Mole

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I’ve been told that if you only do one thing in Ghana, you need to visit Mole (pronounced “m?l-ay”).  Although I haven’t gone to any of the other tourist attractions (like Cape Coast), I agree.

Last weekend, a group of us finally went to Mole National Park.  It’s best to go in the dry season because then the elephants have to come out from the forest to visit the water sources.

From Tamale, it’s worth hiring a taxi driver.  We hired two cars and drivers for ?380 each.  One car took 4 people and one took 5 people (luckily it was a hatchback so one person sat in the trunk instead of 4 people squishing in the back).  ?380 includes the drivers’ food and accommodation fees as well.  Public transit, however, costs ?30 each way and only leaves at inconvenient times, like 4am.

Once we arrived at Mole, we had to pay to get into the park.  It’s ?30 for a normal expat, ?15 for students (unfortunately I didn’t have my student card so had to pay full price), ?15 for Ghanaians (like our 2 taxi drivers), and ?5 cedi at car.

This means that our private taxis actually cost ?400 each, plus a ?5 bribe we paid to the police on the way to Mole.

The restaurant in Mole has Ghanaian food and some western food.  Most meals are under ?20 each.  There’s also a gift store and snack store.  We should have brought our own crackers and cookies because they were overpriced, but that’s to be expected.

Behind the Information building, there’s another small restaurant with cheap Ghanaian food.  It’s open 6am-2pm.   When I checked it out, though, they only had wakye (rice and beans).

All rooms include breakfast of a small tomato omelet and toast, which comes with Blue Band spread (sort of like margarine, except gross) and jam.  The jam was super exciting.

One of my friends can’t eat gluten so the restaurant gave her beans instead of toast.  I asked if I could have the beans replacement as well and the server told me no, so make sure you’re the first to ask!

Every day, my friend asked for fruit but the restaurant was out.  If you bring your own, though, they’ll cut it up for you.  Considering that watermelon are in season and only ?2 cedi, we should have brought a couple.

The hotel has a beautiful swimming pool.  We spent hours paddling around and lounging on the beach chairs.  Warning: African sun is stronger than Canadian sun.   Always wear sunscreen!  I saw many lobsters walking around.  There were lots of lobsters walking around.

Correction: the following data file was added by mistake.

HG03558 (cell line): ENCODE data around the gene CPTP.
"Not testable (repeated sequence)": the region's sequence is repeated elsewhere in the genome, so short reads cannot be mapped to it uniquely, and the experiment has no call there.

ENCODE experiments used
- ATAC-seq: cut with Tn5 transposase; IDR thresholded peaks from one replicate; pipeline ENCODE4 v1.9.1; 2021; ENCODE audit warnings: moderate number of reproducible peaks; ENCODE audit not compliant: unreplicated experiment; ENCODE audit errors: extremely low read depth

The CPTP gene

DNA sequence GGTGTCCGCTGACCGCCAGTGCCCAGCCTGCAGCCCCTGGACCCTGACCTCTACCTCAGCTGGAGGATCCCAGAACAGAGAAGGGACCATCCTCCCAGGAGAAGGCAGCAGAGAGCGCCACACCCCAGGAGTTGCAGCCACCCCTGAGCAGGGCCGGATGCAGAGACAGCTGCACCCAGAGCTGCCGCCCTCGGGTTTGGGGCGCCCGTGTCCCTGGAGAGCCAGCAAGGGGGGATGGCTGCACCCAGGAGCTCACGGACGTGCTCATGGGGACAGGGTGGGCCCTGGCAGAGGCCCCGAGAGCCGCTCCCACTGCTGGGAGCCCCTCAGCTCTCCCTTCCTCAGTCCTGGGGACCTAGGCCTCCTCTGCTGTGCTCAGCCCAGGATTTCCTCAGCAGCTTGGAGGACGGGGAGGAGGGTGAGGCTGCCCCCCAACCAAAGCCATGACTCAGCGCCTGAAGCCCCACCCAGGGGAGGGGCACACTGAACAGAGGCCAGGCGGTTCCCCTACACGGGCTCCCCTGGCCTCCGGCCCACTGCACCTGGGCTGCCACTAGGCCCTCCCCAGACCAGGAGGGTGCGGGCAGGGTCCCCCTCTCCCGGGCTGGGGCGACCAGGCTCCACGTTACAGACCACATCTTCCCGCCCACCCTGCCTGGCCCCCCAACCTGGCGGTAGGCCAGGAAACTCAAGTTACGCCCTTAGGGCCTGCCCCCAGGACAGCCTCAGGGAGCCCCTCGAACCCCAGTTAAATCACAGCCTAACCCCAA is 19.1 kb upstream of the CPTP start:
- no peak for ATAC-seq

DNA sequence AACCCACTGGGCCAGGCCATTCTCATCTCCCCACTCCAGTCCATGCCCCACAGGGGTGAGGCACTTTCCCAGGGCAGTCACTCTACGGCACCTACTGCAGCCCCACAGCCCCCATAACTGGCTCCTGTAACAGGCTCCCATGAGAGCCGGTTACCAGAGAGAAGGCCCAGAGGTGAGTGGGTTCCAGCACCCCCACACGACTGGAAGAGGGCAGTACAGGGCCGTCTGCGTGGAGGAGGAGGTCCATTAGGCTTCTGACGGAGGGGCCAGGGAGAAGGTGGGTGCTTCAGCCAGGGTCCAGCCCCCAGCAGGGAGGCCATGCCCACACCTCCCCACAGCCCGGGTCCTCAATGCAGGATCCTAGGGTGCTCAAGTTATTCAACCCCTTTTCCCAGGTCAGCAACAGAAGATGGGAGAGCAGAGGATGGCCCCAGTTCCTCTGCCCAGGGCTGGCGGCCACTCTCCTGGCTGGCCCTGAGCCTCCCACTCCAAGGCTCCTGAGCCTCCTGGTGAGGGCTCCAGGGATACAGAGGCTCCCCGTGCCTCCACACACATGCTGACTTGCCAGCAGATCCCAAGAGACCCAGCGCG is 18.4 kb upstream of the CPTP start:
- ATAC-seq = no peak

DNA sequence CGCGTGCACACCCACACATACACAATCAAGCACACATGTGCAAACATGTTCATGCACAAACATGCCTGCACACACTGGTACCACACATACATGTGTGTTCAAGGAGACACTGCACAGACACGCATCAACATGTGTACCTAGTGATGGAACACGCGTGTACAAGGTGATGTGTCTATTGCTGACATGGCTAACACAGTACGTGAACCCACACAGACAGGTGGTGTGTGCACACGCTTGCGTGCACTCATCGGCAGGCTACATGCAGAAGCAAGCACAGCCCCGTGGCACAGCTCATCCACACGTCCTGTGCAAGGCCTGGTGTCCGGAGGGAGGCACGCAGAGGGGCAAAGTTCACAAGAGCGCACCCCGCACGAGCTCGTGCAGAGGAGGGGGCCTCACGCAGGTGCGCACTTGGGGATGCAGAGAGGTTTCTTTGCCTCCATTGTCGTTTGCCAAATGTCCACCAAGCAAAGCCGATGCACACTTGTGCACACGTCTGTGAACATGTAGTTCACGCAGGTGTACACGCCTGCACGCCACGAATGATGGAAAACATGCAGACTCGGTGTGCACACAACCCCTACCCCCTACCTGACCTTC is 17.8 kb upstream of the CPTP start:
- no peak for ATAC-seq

It was weird to see tourists walking around in bathing suits.  In Tamale, I feel self-conscious if I show too much knee!  My bikini felt almost a little scandalous.

A Ghanaian high school class visited the park on Saturday and seemed more interested in us tourists than the elephants.  When they first arrived at the hotel, they gathered around my chair and asked if they could take my picture.

“Why?”

“Because of the way you’re sitting with your book.”

I guess I did look like the typical tourist: reclining beach chair, bright orange bikini, book in my hand, one leg up.  If only I had sunglasses.  It felt weird, though, to be such a fascination.  I told them that I didn’t want to pose for photos.

“Why not?”

“Because, you know, I’m not part of the park.  I’m not a tourist attraction.”

“Oh…ok.”

But I think they still took photos from a distance anyways.

We stayed in the dorm rooms, which were clean but nothing special.  You have to make sure to shut the door tightly, otherwise baboons get in and destroy everything in their search for food.  The beds didn’t have mozzie nets, which disappointed me.  I don’t think many places in Ghana include bed nets, though.

The best part, of course, was the elephants!  We went on a walking safari Saturday morning for 2 hours, which cost ?20 each.  We saw elephants, but they were in the water most of the time.

Bathing

Bathing

We did a driving safari on Saturday evening for ?40 cedi each for 2 hours.  It was fun to drive around gossip, but we didn’t seen much.

Warthogs

Warthogs

On Sunday morning, we talked to one of the guides and asked if he would bring us directly to the elephants for a “donation.”  For ?5 each, we got up close and personal with some elephants hanging out in the forest!  It was super cool.

Key points from our adventure:

  • Hire a car and driver
  • Bring your student card
  • Bring your own snacks and fruit and pure water sachets
  • Ask a guide to take you around outside of the official tour times
Up close and personal

Up close and personal


Source: Rebuilding Foundations